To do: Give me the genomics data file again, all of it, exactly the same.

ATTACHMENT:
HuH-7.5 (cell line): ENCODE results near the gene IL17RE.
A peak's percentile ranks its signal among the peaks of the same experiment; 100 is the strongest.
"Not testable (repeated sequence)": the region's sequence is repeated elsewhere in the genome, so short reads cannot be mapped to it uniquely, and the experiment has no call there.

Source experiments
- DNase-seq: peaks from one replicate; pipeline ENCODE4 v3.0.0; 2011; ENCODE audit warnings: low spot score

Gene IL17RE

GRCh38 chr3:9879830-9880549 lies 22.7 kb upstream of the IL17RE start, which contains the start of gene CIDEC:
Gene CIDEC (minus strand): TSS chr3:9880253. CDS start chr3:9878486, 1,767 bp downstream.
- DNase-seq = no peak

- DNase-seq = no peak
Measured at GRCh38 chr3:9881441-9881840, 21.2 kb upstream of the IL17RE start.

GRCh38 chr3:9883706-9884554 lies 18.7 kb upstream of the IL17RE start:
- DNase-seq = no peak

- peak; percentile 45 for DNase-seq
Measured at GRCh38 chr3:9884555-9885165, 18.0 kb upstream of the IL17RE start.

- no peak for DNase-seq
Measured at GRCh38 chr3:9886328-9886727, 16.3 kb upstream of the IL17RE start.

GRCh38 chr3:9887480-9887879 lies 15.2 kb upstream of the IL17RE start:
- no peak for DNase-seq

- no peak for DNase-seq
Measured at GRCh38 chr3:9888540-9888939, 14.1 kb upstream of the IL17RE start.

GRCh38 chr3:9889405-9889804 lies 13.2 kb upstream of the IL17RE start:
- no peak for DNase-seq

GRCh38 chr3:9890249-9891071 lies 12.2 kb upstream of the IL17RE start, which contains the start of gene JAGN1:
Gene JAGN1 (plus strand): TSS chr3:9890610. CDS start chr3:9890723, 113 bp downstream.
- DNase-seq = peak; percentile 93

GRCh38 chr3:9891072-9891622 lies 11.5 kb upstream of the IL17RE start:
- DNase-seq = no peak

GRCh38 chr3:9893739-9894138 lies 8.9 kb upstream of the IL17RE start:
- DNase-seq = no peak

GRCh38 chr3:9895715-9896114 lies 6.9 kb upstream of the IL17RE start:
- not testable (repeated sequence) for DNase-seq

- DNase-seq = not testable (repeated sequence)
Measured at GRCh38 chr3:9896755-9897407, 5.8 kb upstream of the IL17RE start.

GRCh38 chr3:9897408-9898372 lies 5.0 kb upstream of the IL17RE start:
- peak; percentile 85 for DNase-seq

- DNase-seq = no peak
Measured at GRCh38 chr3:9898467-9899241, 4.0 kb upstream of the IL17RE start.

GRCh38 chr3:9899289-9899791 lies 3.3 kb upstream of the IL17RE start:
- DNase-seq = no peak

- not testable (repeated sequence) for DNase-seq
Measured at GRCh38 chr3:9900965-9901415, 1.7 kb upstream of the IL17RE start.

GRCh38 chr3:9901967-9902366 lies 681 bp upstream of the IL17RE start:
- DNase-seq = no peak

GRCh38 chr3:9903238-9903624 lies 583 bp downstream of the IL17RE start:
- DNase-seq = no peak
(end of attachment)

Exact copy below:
HuH-7.5 (cell line): ENCODE results near the gene IL17RE.
A peak's percentile ranks its signal among the peaks of the same experiment; 100 is the strongest.
"Not testable (repeated sequence)": the region's sequence is repeated elsewhere in the genome, so short reads cannot be mapped to it uniquely, and the experiment has no call there.

Source experiments
- DNase-seq: peaks from one replicate; pipeline ENCODE4 v3.0.0; 2011; ENCODE audit warnings: low spot score

Gene IL17RE

GRCh38 chr3:9879830-9880549 lies 22.7 kb upstream of the IL17RE start, which contains the start of gene CIDEC:
Gene CIDEC (minus strand): TSS chr3:9880253. CDS start chr3:9878486, 1,767 bp downstream.
- DNase-seq = no peak

- DNase-seq = no peak
Measured at GRCh38 chr3:9881441-9881840, 21.2 kb upstream of the IL17RE start.

GRCh38 chr3:9883706-9884554 lies 18.7 kb upstream of the IL17RE start:
- DNase-seq = no peak

- peak; percentile 45 for DNase-seq
Measured at GRCh38 chr3:9884555-9885165, 18.0 kb upstream of the IL17RE start.

- no peak for DNase-seq
Measured at GRCh38 chr3:9886328-9886727, 16.3 kb upstream of the IL17RE start.

GRCh38 chr3:9887480-9887879 lies 15.2 kb upstream of the IL17RE start:
- no peak for DNase-seq

- no peak for DNase-seq
Measured at GRCh38 chr3:9888540-9888939, 14.1 kb upstream of the IL17RE start.

GRCh38 chr3:9889405-9889804 lies 13.2 kb upstream of the IL17RE start:
- no peak for DNase-seq

GRCh38 chr3:9890249-9891071 lies 12.2 kb upstream of the IL17RE start, which contains the start of gene JAGN1:
Gene JAGN1 (plus strand): TSS chr3:9890610. CDS start chr3:9890723, 113 bp downstream.
- DNase-seq = peak; percentile 93

GRCh38 chr3:9891072-9891622 lies 11.5 kb upstream of the IL17RE start:
- DNase-seq = no peak

GRCh38 chr3:9893739-9894138 lies 8.9 kb upstream of the IL17RE start:
- DNase-seq = no peak

GRCh38 chr3:9895715-9896114 lies 6.9 kb upstream of the IL17RE start:
- not testable (repeated sequence) for DNase-seq

- DNase-seq = not testable (repeated sequence)
Measured at GRCh38 chr3:9896755-9897407, 5.8 kb upstream of the IL17RE start.

GRCh38 chr3:9897408-9898372 lies 5.0 kb upstream of the IL17RE start:
- peak; percentile 85 for DNase-seq

- DNase-seq = no peak
Measured at GRCh38 chr3:9898467-9899241, 4.0 kb upstream of the IL17RE start.

GRCh38 chr3:9899289-9899791 lies 3.3 kb upstream of the IL17RE start:
- DNase-seq = no peak

- not testable (repeated sequence) for DNase-seq
Measured at GRCh38 chr3:9900965-9901415, 1.7 kb upstream of the IL17RE start.

GRCh38 chr3:9901967-9902366 lies 681 bp upstream of the IL17RE start:
- DNase-seq = no peak

GRCh38 chr3:9903238-9903624 lies 583 bp downstream of the IL17RE start:
- DNase-seq = no peak